January 2024 Zoo News | Emerald Park Theme Park and Zoo
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a lynx lying down underneath a tree looking directly at the camera

Zoo news – January 2024

13th February, 2024

It’s time to kick off the year with a new edition of Emerald Park zoo news! This month, we started upgrades on an animal habitat, had a specialist veterinary visit, and unfortunately, lost an animal who has been a resident in our zoo since our 2010 opening.

New lynx climbing frame

Our zookeepers and maintenance crew have been working very hard to prepare and construct a new climbing frame for the lynxes in our zoo, which will be ready next month. It includes additional shelter for them, so they can watch our guests from a height where they feel safe. Be sure to keep an eye out for an update in our February issue of zoo news and come to see them elegantly climbing when we reopen our doors in March!

a lynx lying down underneath a tree looking directly at the camera

Specialist veterinary consultant visit

As part of our animal welfare program, Emerald Park often consults with different specialists that are very experienced in areas of the animals’ quality of life. We had a very successful visit at the end of January when a Specialist Veterinary Consultant observed all our animals in detail and their progression throughout the past number of years. The visit was very insightful and the Emerald Park Zoo was commended for our attention to detail when it comes to animal welfare. As experts in their field, they took a closer look at all the big cats and birds, and made sure that they were getting the best possible care at all levels.

Amur leopard looking up

📸 Emma B

All-Ireland Pollinator Plan

As a business supporter, we make an annual commitment to enhance our biodiversity-accountability. This involves conducting extensive pollinator surveys and fostering the growth of natural biodiversity within our expanding park.

Did you know that you, too, can actively participate in citizen science? The National Biodiversity Data Centre (NBDC) offers an accessible online portal where you can document various species observed in your local area. Operating under the Heritage Council Programme, “Documenting Ireland’s Wildlife” (https://biodiversityireland.ie), this initiative invites you to engage with nature.

Did you keep a keen eye out for winter bumblebees last month? Although January tends to be a quieter month for sightings, recent years have shown the Buff-tailed bumblebee (Bombus terrestrial), actively foraging during these colder months. By contributing with your observations, you play a crucial role in helping the NBDC understand and study the life cycle of these bumblebees.

a bumblebee on a pink flower

📸 Antonia C

A sad goodbye to Meeka, the raccoon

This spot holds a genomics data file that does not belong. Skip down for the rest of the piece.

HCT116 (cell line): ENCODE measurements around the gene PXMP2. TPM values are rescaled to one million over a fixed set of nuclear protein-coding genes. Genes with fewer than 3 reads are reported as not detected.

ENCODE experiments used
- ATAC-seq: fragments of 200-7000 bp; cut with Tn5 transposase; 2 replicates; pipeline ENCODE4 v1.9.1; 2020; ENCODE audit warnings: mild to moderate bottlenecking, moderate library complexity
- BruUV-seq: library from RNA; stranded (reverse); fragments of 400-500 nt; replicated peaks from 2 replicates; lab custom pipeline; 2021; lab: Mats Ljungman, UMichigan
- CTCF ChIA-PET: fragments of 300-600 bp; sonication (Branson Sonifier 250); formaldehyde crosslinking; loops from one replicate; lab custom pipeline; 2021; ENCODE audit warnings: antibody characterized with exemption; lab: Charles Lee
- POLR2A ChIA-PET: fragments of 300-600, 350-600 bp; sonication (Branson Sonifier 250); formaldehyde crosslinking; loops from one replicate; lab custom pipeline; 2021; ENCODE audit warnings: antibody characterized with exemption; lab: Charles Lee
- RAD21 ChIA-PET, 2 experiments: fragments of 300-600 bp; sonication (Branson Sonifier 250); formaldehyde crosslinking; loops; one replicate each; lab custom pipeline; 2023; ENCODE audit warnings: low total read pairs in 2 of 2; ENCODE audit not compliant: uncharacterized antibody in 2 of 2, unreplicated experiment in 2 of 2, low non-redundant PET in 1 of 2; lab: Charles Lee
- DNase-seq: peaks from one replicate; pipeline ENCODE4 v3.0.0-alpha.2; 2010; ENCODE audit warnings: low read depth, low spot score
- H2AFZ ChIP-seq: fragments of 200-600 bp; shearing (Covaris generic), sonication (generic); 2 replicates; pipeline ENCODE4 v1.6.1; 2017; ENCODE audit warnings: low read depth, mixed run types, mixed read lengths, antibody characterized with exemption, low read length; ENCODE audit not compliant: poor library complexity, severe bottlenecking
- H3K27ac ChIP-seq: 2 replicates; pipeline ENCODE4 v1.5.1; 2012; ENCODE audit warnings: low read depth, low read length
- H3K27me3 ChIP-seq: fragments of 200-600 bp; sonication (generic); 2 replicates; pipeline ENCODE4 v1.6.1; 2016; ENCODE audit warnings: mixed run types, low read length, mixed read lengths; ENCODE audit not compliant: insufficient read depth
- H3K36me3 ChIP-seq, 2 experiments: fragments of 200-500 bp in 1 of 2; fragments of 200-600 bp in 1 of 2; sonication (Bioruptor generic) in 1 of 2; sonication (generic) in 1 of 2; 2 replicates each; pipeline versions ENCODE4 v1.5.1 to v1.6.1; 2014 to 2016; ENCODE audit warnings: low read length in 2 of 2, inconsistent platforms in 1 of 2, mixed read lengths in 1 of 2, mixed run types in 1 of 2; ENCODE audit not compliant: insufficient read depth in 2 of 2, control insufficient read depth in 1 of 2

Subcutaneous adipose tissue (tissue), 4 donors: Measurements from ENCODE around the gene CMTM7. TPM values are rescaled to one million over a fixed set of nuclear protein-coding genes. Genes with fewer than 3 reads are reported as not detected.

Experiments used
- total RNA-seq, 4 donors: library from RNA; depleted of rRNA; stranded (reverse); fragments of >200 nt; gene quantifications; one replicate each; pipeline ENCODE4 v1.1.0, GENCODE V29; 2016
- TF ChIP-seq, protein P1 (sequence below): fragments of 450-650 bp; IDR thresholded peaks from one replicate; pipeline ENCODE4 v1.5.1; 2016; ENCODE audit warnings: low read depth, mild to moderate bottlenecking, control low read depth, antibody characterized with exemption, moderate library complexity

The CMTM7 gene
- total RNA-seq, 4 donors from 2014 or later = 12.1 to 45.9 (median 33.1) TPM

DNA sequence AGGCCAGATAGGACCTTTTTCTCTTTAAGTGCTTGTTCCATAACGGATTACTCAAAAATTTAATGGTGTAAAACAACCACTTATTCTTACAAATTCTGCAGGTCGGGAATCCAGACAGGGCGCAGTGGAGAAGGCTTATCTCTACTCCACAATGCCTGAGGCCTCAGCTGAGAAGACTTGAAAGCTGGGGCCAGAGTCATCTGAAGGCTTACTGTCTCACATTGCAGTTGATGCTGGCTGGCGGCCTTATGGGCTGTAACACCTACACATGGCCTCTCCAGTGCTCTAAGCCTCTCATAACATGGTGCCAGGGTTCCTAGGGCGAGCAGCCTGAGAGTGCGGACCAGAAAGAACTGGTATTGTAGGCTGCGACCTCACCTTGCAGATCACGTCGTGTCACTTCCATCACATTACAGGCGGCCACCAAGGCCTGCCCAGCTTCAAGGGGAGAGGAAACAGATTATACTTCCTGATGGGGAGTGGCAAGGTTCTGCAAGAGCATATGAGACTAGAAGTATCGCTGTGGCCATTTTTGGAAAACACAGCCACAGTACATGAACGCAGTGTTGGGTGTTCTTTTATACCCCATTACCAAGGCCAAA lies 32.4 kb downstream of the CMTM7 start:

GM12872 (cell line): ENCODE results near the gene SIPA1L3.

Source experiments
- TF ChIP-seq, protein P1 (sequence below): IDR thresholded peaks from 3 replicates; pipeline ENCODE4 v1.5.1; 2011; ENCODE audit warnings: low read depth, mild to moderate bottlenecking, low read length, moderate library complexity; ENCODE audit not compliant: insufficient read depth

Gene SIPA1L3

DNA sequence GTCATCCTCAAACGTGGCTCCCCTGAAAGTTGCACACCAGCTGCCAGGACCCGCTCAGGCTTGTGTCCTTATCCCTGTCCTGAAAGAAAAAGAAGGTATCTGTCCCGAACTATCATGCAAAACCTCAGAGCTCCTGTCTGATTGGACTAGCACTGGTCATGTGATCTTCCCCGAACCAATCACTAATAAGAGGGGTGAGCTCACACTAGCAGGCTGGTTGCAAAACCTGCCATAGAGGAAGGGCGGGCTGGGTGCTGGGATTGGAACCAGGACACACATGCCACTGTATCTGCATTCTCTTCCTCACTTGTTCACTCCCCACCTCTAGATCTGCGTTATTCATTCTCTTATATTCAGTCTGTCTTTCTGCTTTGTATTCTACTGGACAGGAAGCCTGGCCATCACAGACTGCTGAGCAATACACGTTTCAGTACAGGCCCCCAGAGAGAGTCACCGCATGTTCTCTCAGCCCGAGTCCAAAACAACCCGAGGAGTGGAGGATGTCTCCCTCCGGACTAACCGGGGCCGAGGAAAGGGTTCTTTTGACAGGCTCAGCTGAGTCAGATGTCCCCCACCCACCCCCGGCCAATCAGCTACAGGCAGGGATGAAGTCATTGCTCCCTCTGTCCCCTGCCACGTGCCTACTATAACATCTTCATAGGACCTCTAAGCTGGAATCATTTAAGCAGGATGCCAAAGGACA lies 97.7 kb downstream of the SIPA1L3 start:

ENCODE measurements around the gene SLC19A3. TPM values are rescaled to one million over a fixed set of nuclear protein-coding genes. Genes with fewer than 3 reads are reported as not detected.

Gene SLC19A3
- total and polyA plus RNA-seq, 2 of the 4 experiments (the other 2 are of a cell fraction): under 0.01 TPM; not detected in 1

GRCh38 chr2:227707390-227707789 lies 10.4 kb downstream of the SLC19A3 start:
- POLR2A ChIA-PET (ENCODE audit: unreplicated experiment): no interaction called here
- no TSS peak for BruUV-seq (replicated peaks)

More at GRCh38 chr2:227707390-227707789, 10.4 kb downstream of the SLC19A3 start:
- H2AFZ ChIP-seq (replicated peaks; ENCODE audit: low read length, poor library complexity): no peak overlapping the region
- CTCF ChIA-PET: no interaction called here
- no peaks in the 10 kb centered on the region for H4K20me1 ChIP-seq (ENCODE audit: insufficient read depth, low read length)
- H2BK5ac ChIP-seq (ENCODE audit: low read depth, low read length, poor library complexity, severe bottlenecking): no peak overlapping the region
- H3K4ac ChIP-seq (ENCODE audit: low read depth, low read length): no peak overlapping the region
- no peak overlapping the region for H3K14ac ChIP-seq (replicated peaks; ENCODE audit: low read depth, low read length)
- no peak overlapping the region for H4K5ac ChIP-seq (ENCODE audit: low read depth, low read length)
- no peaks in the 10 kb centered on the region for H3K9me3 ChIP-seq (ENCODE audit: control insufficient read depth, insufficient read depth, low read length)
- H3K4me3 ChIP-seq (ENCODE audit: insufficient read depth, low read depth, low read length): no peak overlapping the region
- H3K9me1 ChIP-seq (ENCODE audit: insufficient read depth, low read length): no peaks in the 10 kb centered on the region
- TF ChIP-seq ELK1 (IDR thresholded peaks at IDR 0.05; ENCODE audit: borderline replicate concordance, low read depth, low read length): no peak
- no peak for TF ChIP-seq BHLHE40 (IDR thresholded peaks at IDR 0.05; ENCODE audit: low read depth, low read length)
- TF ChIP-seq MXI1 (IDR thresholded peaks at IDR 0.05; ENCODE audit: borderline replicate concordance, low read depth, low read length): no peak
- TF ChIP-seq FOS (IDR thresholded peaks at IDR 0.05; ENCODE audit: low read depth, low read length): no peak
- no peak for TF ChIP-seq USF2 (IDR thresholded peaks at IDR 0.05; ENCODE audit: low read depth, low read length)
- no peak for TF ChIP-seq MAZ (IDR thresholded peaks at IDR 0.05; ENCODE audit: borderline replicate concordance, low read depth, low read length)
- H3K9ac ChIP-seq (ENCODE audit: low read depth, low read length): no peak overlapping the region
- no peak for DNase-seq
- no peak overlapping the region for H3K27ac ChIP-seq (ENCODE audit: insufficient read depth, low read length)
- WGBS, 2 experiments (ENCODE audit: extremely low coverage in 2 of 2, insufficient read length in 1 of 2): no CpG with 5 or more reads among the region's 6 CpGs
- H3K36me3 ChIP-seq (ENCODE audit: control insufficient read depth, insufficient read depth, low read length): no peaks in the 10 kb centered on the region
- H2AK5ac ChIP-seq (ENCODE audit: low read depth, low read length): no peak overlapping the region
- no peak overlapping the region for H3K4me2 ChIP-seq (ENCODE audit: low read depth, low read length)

January started off on a sad note for our keepers, as this month we unfortunately lost raccoon Meeka, who had been in Emerald Park since we opened in November 2010. Meeka had arrived as a young adult, and these animals usually live to around ten to fifteen years in captivity, with very few reaching twenty. The zookeepers noticed Meeka was acting off form. Although raccoons spend more time resting, sleeping, and having a reduced appetite during certain parts of the year, Meeka was showing some worrying symptoms. The vets were called in to do a health check on him and he had several tests done, including blood analysis and an ultrasound.

raccoon standing up looking directly at the camera

📸 Rebecca T

Unfortunately, the results from the ultrasound showed a mass on Meeka’s liver, not uncommon for a raccoon his age. The Zoo Team and our vets made a very difficult decision to euthanise Meeka due to his poor prognosis. After that, the zookeepers have kept a close eye on his enclosure mates to make sure his loss did not affect the group, in particular Raven, who had lived alongside Meeka for over 13 years. After several weeks of observation, the zookeepers have observed that Raven is closer to the other females now and they get along very well.

All three of our raccoons are starting to be more active as the weather is improving, which is something regular of their species. Raccoons are classified as “Least Concern” by the IUCN, and they are considered an invasive species since they are originally from North America and now they are widespread due to pet trade. The raccoons we house at Emerald Park have been rescued and they are not going to be bred for these reasons. Even thought they look very cute, raccoons do not make good pets as they have many complicated requirements that cannot be offered in a house. They are also nocturnal so they would keep you up all night! Emerald Park discourages having this animal at home, but you are more that welcome to come see them here and see what they are up to!

a raccoon in a tyre swing

📸 Emma B

Thanks for reading. Check back next month for more zoo updates!

The Emerald Park Zoo Team